If you listen really closely, you can almost hear the sound of hearts breaking around the world. Plenty of little girls dream of becoming a princess — if not for the opportunity to move into an actual castle, then for a life of royal galas and closets full of fancy gowns. Then, there's also photos of Meghan Markle's wedding ring that could make any girl long for a life of royalty. It's the ultimate fairy tale after all. But before you go crying in your tea, here's everything you need to know about the Duchess of Sussex's wedding band. You know, in case you want to copy it, forward it to your future prince or princess, or treat yourself to a new piece of royal-inspired jewelry.
I fancy myself more of a white gold type of gal. Although I swap out yellow gold necklaces, rings, and bracelets on occasion, I always pictured myself with a silver-toned wedding ring. When my husband went shopping for an engagement ring (long before I even imagined he'd propose), he stayed far away from the yellow gold jewelry. And it's a good thing he did, because I couldn't imagine telling him I didn't like my engagement ring.
Though the future Duchess is pretty minimal in her approach to jewelry, and always has been, Prince Harry presented a gold Cleave & Co. engagement ring to his future bride. While it's hard to tell Markle's style from her lack of jewelry, Harry might've let tradition be the deciding factor in his ring selection.
Though it's not a family heirloom per se — the two side diamonds belonged to the late Princess Diana but were set into an entirely new band — the ring follows official royal rule. I knew Meghan Markle was breaking barriers in so many ways, but it's so sweet to see her following Prince Harry's family tradition in others. After all, marriage is all about compromise, right?
But what makes it so traditional, you ask? The band is made of Clogau-Welsh gold, which has been a wedding tradition in the family since 1923. Even Queen Elizabeth's wedding ring, from her marriage to The Duke of Edinburgh, is crafted from a nugget of pure Welsh gold from the Clogau St. David's gold mine. Then, 64 years later, Kate Middleton paired her plain gold wedding band with her white-gold, 12-carat oval Ceylon sapphire engagement ring (which Prince Charles proposed to Princess Diana with in 1981). Basically, gold wedding bands are just what the royals do, and now that Meghan Markle is a royal, she seems to be following suit.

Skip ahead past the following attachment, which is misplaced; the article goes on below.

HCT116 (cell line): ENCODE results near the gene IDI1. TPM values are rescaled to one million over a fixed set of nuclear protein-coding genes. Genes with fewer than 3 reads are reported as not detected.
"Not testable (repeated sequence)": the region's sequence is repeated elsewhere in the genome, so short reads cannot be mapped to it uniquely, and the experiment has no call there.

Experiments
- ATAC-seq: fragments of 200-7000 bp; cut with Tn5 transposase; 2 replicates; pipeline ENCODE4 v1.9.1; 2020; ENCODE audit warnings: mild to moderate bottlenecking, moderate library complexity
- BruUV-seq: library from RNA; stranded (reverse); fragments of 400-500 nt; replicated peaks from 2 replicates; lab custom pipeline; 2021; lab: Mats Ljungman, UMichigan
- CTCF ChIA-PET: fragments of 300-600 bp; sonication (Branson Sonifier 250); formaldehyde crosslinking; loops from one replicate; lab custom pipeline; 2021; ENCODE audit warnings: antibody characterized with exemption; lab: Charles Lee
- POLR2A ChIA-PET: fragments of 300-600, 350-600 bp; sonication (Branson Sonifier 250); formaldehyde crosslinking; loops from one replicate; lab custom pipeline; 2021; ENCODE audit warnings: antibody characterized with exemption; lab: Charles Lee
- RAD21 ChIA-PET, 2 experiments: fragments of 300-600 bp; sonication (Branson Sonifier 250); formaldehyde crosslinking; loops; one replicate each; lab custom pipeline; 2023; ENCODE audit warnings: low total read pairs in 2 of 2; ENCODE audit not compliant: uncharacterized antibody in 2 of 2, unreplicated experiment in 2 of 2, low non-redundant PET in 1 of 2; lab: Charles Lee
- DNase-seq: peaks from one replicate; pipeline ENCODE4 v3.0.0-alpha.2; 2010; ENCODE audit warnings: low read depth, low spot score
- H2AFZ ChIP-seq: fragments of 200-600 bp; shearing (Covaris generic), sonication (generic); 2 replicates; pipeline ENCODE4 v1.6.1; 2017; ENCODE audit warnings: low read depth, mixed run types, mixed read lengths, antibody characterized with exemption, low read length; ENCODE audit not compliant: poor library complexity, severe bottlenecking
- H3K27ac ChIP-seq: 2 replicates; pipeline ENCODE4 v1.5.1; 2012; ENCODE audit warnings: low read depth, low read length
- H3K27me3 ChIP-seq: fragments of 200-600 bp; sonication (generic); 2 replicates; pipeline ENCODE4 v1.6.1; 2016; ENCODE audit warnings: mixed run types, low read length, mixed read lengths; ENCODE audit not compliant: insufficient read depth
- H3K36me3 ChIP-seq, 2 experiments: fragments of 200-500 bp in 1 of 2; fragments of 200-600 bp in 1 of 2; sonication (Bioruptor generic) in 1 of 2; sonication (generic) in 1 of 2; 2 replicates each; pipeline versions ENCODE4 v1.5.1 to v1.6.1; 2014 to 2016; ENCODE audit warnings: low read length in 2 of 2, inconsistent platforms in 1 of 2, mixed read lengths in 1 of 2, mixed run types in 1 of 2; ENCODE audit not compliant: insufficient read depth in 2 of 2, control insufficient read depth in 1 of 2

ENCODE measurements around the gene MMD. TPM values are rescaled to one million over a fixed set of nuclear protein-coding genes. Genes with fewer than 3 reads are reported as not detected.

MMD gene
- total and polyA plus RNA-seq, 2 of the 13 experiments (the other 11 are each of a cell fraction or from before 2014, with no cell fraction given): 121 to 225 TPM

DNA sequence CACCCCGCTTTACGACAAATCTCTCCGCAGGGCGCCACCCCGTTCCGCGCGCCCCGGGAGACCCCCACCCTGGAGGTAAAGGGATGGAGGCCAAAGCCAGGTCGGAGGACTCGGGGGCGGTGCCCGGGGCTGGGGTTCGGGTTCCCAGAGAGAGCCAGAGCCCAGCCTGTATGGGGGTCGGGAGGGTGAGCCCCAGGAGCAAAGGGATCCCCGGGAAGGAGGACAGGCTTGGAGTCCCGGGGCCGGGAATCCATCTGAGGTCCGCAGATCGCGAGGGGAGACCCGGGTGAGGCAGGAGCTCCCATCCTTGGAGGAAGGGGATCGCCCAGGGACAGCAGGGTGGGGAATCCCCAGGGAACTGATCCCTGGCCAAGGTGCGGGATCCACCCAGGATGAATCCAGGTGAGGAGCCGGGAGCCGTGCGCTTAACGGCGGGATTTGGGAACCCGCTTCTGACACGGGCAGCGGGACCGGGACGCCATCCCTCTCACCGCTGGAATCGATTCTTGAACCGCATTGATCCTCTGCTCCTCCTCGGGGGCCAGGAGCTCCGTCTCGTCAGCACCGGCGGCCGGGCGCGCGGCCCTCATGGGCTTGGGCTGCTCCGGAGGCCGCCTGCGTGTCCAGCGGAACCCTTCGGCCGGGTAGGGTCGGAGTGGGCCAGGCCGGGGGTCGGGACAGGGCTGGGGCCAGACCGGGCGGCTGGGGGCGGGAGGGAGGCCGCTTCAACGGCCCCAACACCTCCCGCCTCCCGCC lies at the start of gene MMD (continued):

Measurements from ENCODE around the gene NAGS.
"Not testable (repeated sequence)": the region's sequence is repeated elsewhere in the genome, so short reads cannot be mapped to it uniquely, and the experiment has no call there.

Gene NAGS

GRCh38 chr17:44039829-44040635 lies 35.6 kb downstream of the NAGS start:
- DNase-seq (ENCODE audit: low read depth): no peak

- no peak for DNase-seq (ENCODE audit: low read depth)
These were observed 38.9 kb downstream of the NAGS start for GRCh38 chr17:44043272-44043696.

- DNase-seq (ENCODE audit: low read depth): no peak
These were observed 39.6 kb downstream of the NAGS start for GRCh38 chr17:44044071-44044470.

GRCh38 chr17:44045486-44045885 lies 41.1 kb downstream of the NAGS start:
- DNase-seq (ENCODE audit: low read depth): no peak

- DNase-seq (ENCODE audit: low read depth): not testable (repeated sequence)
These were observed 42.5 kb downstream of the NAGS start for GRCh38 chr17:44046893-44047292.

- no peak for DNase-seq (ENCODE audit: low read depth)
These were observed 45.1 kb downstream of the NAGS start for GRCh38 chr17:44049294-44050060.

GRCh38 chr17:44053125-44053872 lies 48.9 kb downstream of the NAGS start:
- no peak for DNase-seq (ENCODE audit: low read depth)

So it's no surprise that during their much-anticipated royal wedding ceremony, on May 19, 2018, the new Duke of Sussex slipped a gold band on his bride — it is tradition after all. The ring was reportedly made out of the exact same Welsh gold that Markle's engagement ring was crafted with. Another bit of British ring etiquette that may be surprising to you is that most men in the royal family actually opt not to wear a wedding ring. Wait, what!? However, according to Harper's Bazaar, Harry has opted to wear the band.
Judging from the pictures, it seems Markle opted not to wear her engagement ring during the ceremony. I'm so used to brides wearing their engagement rings forever. They show up to the ceremony with the sparkly diamond on their left ring finger, then during the vows, the wedding band is slipped on to sit side-by-side with the engagement ring. I was engaged for two years and I couldn't imagine packing my ring away after only two years. Even now, I still sometimes look down at my engagement ring, and I've been married for a couple of years now — and mine looks nothing like Markle's.
But regardless of my own preferences, it seems Markle is treasuring the traditional values of the royal family. And she looks stunning while doing it.